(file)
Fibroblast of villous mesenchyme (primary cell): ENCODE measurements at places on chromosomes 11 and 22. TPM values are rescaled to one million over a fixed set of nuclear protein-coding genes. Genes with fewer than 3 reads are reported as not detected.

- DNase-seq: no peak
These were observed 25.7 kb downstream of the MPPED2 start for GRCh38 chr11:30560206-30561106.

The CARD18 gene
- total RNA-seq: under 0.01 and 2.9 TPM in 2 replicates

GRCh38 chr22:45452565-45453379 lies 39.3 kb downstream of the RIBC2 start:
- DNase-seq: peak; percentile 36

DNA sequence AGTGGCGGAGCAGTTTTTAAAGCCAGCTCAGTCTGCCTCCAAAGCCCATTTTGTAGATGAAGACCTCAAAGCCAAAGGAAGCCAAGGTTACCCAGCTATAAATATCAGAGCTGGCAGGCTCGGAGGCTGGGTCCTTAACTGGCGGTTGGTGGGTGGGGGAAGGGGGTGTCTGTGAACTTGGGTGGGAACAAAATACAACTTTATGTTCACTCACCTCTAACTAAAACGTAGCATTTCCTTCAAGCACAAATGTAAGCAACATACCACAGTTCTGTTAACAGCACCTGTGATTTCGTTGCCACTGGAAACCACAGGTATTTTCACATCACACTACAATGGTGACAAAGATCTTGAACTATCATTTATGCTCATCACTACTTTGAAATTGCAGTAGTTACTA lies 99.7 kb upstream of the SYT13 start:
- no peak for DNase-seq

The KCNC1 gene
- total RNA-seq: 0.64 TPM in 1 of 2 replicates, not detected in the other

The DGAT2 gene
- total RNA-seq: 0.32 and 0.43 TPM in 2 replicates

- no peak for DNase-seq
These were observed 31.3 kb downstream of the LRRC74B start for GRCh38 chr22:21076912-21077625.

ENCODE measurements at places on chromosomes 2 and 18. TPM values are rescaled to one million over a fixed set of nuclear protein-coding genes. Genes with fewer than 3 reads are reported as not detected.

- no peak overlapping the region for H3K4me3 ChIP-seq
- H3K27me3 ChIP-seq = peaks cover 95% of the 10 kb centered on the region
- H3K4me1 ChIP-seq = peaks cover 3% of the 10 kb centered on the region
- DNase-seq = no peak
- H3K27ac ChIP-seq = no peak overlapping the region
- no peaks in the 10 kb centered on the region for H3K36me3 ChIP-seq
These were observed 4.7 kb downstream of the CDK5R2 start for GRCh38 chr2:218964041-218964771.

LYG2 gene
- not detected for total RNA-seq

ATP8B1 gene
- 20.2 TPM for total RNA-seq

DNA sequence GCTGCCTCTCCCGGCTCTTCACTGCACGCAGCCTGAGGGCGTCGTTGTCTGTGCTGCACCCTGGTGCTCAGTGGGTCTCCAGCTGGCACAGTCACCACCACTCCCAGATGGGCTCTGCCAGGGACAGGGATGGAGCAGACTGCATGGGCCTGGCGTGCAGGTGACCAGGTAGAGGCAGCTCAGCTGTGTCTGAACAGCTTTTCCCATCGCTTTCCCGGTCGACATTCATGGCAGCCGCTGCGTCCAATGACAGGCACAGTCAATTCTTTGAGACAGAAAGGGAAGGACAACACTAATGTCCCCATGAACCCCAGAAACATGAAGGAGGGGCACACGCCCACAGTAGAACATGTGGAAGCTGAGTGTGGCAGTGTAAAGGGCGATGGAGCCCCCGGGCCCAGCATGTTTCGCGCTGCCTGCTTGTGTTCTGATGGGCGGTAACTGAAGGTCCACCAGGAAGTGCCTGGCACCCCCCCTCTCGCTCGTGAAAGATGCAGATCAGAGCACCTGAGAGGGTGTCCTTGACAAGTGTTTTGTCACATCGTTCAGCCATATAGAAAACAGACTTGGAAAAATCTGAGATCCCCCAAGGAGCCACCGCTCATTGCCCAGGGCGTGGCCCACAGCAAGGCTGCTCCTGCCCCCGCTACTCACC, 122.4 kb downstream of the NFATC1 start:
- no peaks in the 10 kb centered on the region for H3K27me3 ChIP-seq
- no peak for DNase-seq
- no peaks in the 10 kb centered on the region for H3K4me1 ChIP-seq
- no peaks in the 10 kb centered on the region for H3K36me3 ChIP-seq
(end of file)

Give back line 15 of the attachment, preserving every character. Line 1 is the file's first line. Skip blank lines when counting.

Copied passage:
These were observed 31.3 kb downstream of the LRRC74B start for GRCh38 chr22:21076912-21077625.